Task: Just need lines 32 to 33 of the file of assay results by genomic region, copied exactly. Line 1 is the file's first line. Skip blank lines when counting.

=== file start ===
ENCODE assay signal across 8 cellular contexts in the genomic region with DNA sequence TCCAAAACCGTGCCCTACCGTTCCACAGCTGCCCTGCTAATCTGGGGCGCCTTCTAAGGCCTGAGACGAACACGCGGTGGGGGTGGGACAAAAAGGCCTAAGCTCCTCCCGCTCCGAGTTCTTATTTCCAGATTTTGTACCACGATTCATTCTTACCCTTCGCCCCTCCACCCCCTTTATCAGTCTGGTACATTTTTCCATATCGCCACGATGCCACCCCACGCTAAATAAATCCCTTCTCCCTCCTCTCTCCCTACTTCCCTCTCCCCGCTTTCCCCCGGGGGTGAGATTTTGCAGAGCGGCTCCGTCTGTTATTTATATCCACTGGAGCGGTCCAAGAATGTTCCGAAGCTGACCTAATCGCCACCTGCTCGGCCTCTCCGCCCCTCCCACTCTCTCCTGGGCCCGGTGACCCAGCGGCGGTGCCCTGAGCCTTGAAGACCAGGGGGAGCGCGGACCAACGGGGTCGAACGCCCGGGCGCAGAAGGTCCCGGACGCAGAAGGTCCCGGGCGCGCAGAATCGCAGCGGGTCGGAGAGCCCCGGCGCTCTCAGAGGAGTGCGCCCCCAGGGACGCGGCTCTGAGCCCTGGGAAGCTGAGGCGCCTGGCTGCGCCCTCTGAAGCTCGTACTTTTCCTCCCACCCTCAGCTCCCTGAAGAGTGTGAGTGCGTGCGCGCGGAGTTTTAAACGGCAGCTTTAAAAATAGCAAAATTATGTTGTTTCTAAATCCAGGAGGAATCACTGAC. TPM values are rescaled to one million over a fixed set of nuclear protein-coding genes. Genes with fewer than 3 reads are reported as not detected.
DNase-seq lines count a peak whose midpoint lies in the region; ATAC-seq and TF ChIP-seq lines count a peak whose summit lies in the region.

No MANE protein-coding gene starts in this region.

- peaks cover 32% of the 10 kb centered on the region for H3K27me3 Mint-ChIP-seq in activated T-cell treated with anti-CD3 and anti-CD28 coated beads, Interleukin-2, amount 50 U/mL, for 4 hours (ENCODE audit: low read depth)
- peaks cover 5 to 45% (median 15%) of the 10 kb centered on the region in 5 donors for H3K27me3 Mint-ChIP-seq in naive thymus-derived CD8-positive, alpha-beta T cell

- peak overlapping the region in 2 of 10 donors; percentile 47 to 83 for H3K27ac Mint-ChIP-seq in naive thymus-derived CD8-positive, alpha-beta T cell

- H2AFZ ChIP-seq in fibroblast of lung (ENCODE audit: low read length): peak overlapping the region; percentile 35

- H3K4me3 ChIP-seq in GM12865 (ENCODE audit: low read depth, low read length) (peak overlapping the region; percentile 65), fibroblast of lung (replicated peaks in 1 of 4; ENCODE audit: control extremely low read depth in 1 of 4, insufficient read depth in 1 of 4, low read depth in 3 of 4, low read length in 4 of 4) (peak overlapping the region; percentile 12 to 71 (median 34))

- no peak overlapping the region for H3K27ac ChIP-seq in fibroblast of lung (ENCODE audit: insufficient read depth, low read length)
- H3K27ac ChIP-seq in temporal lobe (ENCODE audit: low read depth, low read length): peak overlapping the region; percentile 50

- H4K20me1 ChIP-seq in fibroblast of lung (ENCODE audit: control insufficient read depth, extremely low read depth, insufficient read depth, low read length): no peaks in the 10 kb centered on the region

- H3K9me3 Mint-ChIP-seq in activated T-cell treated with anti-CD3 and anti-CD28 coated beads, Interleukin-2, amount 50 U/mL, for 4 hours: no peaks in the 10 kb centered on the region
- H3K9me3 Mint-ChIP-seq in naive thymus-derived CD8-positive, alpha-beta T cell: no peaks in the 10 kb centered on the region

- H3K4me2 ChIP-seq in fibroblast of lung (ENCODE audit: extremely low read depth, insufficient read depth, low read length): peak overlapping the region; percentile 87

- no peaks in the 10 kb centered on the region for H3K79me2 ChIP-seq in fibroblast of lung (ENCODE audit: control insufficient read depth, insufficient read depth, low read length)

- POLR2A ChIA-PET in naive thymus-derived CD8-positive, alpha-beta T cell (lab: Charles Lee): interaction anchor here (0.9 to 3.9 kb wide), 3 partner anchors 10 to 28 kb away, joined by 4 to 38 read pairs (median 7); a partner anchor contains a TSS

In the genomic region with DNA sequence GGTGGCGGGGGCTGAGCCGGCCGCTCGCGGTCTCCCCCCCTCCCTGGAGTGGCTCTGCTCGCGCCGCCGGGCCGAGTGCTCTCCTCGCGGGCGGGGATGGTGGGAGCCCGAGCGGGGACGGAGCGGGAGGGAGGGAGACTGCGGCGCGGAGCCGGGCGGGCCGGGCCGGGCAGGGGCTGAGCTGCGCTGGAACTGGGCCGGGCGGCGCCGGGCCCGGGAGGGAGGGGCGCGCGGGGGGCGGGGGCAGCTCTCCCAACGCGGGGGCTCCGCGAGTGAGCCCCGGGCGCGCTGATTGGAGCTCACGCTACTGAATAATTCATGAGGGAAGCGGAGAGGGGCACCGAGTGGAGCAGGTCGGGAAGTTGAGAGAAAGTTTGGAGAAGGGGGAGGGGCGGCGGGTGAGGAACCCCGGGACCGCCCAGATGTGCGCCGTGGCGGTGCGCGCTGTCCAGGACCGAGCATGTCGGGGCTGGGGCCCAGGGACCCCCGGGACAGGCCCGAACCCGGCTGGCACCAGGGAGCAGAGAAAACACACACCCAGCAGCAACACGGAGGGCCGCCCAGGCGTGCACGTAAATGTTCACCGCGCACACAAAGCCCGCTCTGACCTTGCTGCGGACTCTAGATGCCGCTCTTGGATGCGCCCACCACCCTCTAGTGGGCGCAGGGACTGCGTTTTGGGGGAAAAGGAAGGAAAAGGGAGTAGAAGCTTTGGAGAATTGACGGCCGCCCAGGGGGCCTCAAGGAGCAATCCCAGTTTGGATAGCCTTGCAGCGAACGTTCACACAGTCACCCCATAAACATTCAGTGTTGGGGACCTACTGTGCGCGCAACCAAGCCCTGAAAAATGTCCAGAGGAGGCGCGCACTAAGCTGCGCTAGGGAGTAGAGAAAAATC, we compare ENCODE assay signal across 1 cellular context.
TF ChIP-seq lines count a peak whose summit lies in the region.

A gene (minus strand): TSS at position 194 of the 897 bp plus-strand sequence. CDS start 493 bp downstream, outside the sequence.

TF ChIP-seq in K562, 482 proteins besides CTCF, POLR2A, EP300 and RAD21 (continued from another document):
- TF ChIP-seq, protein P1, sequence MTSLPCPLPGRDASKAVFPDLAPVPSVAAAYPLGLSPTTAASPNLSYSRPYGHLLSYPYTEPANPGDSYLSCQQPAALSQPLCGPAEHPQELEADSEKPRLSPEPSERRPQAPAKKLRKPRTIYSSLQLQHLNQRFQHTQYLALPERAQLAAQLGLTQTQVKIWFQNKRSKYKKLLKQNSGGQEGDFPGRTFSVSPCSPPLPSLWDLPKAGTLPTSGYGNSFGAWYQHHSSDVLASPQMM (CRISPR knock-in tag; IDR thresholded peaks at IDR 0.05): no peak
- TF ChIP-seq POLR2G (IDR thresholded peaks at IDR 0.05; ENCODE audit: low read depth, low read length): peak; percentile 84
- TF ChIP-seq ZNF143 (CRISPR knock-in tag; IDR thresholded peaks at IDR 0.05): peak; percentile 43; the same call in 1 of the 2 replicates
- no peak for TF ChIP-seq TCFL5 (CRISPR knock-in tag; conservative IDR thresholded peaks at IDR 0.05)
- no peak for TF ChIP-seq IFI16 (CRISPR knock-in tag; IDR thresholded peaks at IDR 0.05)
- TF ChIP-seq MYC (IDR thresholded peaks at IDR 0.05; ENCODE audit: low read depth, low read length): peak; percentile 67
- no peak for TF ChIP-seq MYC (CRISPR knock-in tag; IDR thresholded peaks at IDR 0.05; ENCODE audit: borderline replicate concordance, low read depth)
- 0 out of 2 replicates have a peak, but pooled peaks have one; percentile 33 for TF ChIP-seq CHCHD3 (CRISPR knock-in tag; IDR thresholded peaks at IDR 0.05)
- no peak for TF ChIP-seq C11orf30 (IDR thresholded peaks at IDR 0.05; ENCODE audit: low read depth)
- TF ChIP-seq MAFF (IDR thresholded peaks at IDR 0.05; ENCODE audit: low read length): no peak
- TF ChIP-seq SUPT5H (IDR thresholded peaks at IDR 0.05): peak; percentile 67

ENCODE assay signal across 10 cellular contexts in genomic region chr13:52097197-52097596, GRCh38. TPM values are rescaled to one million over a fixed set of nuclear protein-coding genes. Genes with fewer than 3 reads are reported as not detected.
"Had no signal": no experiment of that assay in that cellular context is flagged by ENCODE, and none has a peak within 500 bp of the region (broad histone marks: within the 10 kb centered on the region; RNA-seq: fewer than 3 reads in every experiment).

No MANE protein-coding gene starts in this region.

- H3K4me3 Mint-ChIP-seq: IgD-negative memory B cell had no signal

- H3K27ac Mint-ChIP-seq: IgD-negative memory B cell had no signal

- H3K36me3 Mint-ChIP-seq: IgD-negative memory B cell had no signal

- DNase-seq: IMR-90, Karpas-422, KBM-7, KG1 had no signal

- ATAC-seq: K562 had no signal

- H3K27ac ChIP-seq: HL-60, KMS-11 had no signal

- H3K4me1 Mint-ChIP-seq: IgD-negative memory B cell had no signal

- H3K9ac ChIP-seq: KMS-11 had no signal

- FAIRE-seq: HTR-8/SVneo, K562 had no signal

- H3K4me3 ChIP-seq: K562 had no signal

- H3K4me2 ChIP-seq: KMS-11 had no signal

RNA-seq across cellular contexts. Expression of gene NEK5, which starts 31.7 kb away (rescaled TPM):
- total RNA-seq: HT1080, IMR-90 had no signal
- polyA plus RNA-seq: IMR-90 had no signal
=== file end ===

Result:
ENCODE assay signal across 10 cellular contexts in genomic region chr13:52097197-52097596, GRCh38. TPM values are rescaled to one million over a fixed set of nuclear protein-coding genes. Genes with fewer than 3 reads are reported as not detected.
"Had no signal": no experiment of that assay in that cellular context is flagged by ENCODE, and none has a peak within 500 bp of the region (broad histone marks: within the 10 kb centered on the region; RNA-seq: fewer than 3 reads in every experiment).